The idea of heroism in women is not easily defined. In men the notion is often associated with physical strength and extravagant bravery. Women’s heroism has tended to be of a very different nature, less easily categorized. All the women portrayed—Draupadi, Radha, Ambapali, Raziya Sultan, Meerabai, Jahanara, Laxmibai and Hazrat Mahal—share an unassailable belief in a cause, for which they are willing to fight to the death if need be. In every case this belief leads them to confrontation with a horrified patriarchy.
In the book we meet lotus-eyed, dark-skinned Draupadi, dharma queen, whose story emerges almost three millennia ago; the goddess Radha who sacrificed societal respectability for a love that transgressed convention; Ambapali, a courtesan, who stepped out of the luxurious trappings of Vaishali to follow the Buddha and wrote a single, haunting poem on the evanescence of beauty and youth. Raziya, the battle-scarred warrior, who proudly claimed the title of Sultan, refusing its fragile feminine counterpart, Sultana; the courageous Meerabai who repudiated her patriarchal destiny as cloistered daughter-in-law of a Rajput clan; the gentle Mughal princess Jahanara: who claims the blessings of both Allah and the Prophet Muhammad and wishes ‘never to be forgotten’; Laxmibai, widow, patriot and martyr, who rides into legend and immortality fighting for her adopted son’s birthright; and Hazrat Mahal, courtesan, begum, and rebel queen, resolute till the very end in defying British attempts to seize her ex-husband’s kingdom.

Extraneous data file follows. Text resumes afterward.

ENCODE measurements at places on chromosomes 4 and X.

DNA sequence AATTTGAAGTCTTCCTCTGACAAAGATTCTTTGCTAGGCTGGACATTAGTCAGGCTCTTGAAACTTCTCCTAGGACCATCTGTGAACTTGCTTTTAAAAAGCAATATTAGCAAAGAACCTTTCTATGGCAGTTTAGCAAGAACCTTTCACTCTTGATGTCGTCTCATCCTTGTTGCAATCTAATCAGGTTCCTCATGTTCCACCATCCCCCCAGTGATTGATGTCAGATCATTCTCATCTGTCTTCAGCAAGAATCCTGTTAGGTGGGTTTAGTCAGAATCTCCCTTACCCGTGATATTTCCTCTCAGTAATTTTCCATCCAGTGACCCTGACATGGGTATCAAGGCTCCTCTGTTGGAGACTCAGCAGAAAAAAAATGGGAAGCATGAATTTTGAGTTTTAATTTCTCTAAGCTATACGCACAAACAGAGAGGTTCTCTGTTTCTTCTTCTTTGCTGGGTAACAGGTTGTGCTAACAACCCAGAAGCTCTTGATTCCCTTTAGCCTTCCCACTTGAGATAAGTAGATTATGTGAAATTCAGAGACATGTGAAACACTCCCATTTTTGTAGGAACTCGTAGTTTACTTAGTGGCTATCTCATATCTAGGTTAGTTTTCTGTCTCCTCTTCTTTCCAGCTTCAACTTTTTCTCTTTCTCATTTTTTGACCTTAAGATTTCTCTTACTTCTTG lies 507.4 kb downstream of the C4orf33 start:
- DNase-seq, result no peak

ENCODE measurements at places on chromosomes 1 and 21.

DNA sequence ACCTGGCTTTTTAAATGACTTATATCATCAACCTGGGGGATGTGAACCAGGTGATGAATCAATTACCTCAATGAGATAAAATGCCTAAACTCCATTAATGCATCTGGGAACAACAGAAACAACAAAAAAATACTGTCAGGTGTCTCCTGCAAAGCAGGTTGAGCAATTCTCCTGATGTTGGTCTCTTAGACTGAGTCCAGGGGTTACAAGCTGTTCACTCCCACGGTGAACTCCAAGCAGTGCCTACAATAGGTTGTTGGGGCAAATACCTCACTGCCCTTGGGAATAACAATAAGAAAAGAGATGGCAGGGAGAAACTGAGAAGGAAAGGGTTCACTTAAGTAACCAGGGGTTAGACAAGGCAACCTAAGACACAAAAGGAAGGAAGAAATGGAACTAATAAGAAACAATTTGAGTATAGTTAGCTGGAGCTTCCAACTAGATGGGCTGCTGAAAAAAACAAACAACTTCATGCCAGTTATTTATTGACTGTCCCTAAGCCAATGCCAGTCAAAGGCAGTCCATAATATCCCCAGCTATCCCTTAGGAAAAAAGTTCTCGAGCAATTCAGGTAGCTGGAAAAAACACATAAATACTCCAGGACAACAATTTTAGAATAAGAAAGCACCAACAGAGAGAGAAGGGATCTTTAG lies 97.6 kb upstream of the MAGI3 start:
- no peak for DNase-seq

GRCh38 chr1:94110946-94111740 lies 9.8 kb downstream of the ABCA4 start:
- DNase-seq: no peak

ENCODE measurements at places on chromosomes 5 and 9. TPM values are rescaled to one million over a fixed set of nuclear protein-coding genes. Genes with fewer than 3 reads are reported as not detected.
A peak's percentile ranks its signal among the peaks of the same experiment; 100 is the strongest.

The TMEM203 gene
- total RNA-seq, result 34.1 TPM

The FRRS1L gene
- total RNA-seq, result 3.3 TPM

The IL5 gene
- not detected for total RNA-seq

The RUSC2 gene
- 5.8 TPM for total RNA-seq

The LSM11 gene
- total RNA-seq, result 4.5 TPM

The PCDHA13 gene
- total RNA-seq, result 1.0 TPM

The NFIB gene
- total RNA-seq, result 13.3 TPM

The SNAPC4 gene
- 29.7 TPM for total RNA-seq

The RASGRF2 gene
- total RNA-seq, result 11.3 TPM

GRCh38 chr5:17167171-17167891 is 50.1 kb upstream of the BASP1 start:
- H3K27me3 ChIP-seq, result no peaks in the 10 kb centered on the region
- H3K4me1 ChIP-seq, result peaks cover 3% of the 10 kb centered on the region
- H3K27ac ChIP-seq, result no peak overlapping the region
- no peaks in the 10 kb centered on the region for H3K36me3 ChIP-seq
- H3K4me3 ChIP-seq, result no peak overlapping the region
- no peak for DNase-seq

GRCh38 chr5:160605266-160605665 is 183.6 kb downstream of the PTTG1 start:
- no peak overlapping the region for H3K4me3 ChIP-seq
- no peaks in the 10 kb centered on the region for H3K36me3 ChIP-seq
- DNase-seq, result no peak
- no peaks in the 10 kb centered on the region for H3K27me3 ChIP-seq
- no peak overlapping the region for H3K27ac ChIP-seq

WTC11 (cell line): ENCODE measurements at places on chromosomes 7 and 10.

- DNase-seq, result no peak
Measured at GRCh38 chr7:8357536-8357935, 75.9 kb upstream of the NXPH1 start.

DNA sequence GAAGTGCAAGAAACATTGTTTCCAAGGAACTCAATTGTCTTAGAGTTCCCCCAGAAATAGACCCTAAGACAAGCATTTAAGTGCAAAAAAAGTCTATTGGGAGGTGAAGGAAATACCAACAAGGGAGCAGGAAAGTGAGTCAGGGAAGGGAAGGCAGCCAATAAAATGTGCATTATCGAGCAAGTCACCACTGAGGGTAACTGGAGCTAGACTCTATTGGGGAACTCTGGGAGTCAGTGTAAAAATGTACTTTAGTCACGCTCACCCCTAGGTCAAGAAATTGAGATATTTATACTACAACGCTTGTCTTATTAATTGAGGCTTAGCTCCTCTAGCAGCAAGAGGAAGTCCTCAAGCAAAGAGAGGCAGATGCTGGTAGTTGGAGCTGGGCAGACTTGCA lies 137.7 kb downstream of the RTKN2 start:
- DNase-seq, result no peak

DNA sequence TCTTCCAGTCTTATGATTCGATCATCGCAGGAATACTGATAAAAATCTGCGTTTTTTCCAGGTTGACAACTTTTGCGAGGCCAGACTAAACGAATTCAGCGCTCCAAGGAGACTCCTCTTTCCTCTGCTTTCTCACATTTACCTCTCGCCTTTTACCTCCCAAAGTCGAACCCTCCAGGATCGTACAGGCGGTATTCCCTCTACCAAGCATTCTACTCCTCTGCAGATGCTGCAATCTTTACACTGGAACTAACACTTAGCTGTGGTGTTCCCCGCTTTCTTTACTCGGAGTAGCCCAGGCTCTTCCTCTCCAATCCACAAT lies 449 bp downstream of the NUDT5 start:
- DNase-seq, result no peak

In these engrossing portraits, mythological characters from thousands of years ago walk companionably besides historical figures from more recent times. They rise to reclaim their rightful place in history. Daughters, wives, courtesans, mothers, queens, goddesses, warriors—heroines.